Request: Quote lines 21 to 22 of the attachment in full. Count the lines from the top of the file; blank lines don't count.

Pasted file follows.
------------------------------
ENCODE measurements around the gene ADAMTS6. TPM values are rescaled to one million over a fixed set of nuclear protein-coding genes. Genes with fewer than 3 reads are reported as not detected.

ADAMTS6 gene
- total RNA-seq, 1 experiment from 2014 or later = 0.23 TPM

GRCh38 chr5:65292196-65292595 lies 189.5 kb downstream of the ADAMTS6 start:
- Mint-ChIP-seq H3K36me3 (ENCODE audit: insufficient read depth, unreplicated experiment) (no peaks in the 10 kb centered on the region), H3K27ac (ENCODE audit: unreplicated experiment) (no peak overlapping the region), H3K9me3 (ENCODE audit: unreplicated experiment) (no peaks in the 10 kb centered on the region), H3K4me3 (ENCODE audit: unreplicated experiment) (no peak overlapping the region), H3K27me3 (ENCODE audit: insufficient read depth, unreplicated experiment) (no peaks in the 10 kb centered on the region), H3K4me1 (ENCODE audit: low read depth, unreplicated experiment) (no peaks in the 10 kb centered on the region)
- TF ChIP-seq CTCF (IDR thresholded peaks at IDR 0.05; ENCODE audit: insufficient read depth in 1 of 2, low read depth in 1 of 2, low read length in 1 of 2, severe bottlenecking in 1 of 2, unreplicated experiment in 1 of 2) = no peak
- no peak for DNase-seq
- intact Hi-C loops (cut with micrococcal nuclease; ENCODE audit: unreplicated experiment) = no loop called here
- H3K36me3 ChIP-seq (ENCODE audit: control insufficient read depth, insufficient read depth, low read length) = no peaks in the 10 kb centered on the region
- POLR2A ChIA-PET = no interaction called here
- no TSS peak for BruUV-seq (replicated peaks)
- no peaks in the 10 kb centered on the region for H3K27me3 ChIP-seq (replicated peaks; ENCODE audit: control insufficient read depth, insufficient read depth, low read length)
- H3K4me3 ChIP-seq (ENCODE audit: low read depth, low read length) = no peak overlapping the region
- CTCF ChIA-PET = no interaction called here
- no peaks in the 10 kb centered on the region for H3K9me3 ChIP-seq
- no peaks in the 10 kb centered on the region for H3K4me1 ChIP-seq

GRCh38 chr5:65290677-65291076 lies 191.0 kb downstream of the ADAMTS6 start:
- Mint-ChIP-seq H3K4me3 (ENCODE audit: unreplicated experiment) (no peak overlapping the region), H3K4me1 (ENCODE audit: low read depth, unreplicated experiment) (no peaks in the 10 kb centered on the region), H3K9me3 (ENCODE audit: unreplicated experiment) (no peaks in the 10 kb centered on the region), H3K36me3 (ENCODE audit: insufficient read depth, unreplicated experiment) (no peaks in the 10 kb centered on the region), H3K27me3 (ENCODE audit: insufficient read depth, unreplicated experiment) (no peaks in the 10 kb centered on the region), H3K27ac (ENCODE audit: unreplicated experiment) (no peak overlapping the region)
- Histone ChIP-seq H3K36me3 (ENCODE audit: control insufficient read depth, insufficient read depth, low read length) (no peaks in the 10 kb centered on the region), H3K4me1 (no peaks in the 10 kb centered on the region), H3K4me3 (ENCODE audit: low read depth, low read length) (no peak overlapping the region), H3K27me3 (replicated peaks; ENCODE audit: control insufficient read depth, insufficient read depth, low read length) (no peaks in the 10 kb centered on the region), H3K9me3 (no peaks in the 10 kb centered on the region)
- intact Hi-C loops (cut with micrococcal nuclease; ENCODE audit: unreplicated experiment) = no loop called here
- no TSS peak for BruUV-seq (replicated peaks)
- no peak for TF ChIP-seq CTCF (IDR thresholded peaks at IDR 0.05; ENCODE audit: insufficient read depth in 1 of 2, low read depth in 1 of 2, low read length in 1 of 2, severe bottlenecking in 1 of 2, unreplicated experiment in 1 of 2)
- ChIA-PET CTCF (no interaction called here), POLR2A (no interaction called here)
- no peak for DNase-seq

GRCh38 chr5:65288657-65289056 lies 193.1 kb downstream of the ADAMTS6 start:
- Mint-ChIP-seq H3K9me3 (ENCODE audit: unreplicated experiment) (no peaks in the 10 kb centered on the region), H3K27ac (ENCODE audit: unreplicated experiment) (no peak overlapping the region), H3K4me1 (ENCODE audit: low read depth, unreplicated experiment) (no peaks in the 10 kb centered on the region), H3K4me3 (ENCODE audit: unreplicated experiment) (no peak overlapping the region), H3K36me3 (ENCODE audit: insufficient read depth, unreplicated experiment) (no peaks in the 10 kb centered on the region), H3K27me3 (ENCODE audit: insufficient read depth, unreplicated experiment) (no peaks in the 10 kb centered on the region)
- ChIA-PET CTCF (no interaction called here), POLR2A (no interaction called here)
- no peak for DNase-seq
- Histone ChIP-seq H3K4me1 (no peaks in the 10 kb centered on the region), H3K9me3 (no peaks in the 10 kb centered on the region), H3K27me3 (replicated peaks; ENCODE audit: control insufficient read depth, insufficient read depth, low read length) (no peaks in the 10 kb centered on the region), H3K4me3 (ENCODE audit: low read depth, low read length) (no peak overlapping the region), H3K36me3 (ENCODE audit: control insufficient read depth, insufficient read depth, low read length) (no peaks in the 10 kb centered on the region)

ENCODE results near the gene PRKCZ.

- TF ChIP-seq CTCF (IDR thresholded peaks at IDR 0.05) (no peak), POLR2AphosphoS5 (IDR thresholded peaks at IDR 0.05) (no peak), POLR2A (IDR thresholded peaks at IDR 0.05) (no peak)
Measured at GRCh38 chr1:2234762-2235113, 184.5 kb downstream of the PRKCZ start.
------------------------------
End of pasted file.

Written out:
- no TSS peak for BruUV-seq (replicated peaks)
- no peak for TF ChIP-seq CTCF (IDR thresholded peaks at IDR 0.05; ENCODE audit: insufficient read depth in 1 of 2, low read depth in 1 of 2, low read length in 1 of 2, severe bottlenecking in 1 of 2, unreplicated experiment in 1 of 2)